The mobile phone may be the smallest device we carry, but it has become perhaps the largest daily opportunity to portray your brand to consumers. Its intimate nature is intensely appealing to brand managers and content creators alike, yet continues to be significantly misunderstood. The one common, missing component in mobile strategic planning is often to put the user experience first. And whether we like it or not, consumers consume on their terms. This means that no one flavor will satisfy everyone. But unfortunately, many companies large and small, are serving up 90 percent vanilla, as they turn to the app as their primary savior, and leave their mobile websites as mostly uncultivated gardens.
While a well-developed app is a powerful, interactive asset, the vast majority of mobile consumer discovery and exploration begins with search and direct navigation on the web. A feeble mobile site strips the brand of the consumer image and feel it works so hard to develop across other media -- including its traditional website. Instead, what remains is a weak cover band rendition, with simple menus, minimal graphics, and overall poor experiences. Further, as the PC takes its place as a minority internet-consumption device, why are a disproportionate amount of your internal resources continuing to be devoted to that web experience, leaving your mobile site remaining neglected?
Admit the mistakes of others
Interestingly, over the past three years, virtually every company has at least tacitly acknowledged the idea that it needs a mobile website. However, the lack of true interest here has led many brands and content publishers to present mobile sites that the average consumer can easily deem as truly awful. The question that many managers continue to not even ask is whether their site, their company's 24-hour face to the mass audience, is in that group of shame. The good news is that you can play the internal hero in correcting the errors that may have been created and exacerbated by others, and quickly.
To start fixing the problems, managers need to understand the factors that continue to work against them in creating strong mobile sites. The first is your digital team members have been unreasonably expected to become mobile experts immediately, as this area was deemed close enough to the more than 20-year-old traditional web. While rooted in the same coding languages, the fact is that mobile is its own animal, with different nuances, data, and consumer behaviors.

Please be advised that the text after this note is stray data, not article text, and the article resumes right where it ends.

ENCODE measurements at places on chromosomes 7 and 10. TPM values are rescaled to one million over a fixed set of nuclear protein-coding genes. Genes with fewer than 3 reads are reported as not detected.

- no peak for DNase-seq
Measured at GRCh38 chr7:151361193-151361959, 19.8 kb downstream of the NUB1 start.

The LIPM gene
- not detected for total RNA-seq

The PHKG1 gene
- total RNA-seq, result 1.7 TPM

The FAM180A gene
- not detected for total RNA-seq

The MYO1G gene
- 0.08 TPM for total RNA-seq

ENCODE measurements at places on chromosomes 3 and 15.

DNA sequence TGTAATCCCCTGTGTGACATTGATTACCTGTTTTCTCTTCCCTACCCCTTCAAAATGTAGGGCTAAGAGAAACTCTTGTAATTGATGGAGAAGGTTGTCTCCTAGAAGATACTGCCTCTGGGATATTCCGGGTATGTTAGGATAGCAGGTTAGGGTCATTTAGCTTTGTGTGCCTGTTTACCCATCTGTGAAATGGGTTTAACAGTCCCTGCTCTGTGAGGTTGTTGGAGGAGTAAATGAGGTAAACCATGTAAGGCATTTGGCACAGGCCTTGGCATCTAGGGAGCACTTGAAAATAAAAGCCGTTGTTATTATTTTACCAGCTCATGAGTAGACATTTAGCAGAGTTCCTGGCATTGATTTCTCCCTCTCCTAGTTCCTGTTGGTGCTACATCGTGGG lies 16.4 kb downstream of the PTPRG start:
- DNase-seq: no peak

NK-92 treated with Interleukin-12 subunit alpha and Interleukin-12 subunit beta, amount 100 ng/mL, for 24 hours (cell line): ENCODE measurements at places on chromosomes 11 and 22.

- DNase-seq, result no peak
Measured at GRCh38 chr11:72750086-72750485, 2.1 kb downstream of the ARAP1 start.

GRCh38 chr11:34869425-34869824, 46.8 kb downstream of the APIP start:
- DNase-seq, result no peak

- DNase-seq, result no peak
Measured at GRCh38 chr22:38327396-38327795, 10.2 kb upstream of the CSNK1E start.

The next challenge for the mobile website is that it does not carry the same cachet and pride with executives that an app does. Politically, the app looks to be the safer route. However, that safety is quite short-lived, particularly after the need for a full, real, app program is required to make the simplest of apps successful. Once it becomes truly accepted internally that any app needs revisions (on multiple platforms), advertising budgets, and personnel to manage the app and its data, the app honeymoon comes to a quick ending.
Perhaps the biggest culprit in impeding the growth of strong mobile websites lies with the choice in agency partners and assigned responsibilities. With the explosion of smartphones starting around 2009, each day seemed to further display consumers' ever-increasing content consumption on their mobile devices. Agencies, of all kinds, couldn't help but note this change based on the data coming from the traditional websites they created for clients which showed PC-consumption diving. Coupled with a new flood of requests from the justifiably-un-mobile-knowledgeable clients, seemingly every agency began stating it could "do mobile." While the "could" in that assertion may be true, there were few that could actually do mobile well. Similar to your internal team, it was unrealistic to believe that an agency could offer advanced, embedded understanding of mobile consumer behavior and market experience overnight. Their offering, instead, was born more out of a defensive position to contain client budgets in-house, than to best serve those same clients' interests.